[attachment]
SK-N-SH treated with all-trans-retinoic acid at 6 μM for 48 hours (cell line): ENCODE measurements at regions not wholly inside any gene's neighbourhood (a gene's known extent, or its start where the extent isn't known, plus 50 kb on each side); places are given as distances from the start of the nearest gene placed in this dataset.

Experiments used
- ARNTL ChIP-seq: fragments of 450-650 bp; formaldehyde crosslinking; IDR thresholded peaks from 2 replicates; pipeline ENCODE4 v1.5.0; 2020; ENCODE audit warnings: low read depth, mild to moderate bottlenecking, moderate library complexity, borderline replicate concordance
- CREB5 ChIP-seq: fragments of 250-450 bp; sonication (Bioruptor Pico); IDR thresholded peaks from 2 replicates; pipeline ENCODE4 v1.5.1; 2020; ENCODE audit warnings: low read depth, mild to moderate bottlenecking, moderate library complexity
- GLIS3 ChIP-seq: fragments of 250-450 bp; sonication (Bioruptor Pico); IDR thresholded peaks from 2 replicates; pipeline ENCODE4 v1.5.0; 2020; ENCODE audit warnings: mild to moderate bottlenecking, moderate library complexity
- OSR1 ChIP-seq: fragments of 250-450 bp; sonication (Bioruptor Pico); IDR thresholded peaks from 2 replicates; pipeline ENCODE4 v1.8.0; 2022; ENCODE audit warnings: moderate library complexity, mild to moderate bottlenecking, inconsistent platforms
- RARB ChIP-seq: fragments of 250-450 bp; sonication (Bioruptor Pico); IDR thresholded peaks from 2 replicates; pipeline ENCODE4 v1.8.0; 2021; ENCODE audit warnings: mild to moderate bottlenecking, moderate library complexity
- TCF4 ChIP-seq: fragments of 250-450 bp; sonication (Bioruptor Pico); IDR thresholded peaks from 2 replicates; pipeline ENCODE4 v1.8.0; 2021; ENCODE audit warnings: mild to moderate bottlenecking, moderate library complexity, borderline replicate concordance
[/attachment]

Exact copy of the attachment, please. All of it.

SK-N-SH treated with all-trans-retinoic acid at 6 μM for 48 hours (cell line): ENCODE measurements at regions not wholly inside any gene's neighbourhood (a gene's known extent, or its start where the extent isn't known, plus 50 kb on each side); places are given as distances from the start of the nearest gene placed in this dataset.

Experiments used
- ARNTL ChIP-seq: fragments of 450-650 bp; formaldehyde crosslinking; IDR thresholded peaks from 2 replicates; pipeline ENCODE4 v1.5.0; 2020; ENCODE audit warnings: low read depth, mild to moderate bottlenecking, moderate library complexity, borderline replicate concordance
- CREB5 ChIP-seq: fragments of 250-450 bp; sonication (Bioruptor Pico); IDR thresholded peaks from 2 replicates; pipeline ENCODE4 v1.5.1; 2020; ENCODE audit warnings: low read depth, mild to moderate bottlenecking, moderate library complexity
- GLIS3 ChIP-seq: fragments of 250-450 bp; sonication (Bioruptor Pico); IDR thresholded peaks from 2 replicates; pipeline ENCODE4 v1.5.0; 2020; ENCODE audit warnings: mild to moderate bottlenecking, moderate library complexity
- OSR1 ChIP-seq: fragments of 250-450 bp; sonication (Bioruptor Pico); IDR thresholded peaks from 2 replicates; pipeline ENCODE4 v1.8.0; 2022; ENCODE audit warnings: moderate library complexity, mild to moderate bottlenecking, inconsistent platforms
- RARB ChIP-seq: fragments of 250-450 bp; sonication (Bioruptor Pico); IDR thresholded peaks from 2 replicates; pipeline ENCODE4 v1.8.0; 2021; ENCODE audit warnings: mild to moderate bottlenecking, moderate library complexity
- TCF4 ChIP-seq: fragments of 250-450 bp; sonication (Bioruptor Pico); IDR thresholded peaks from 2 replicates; pipeline ENCODE4 v1.8.0; 2021; ENCODE audit warnings: mild to moderate bottlenecking, moderate library complexity, borderline replicate concordance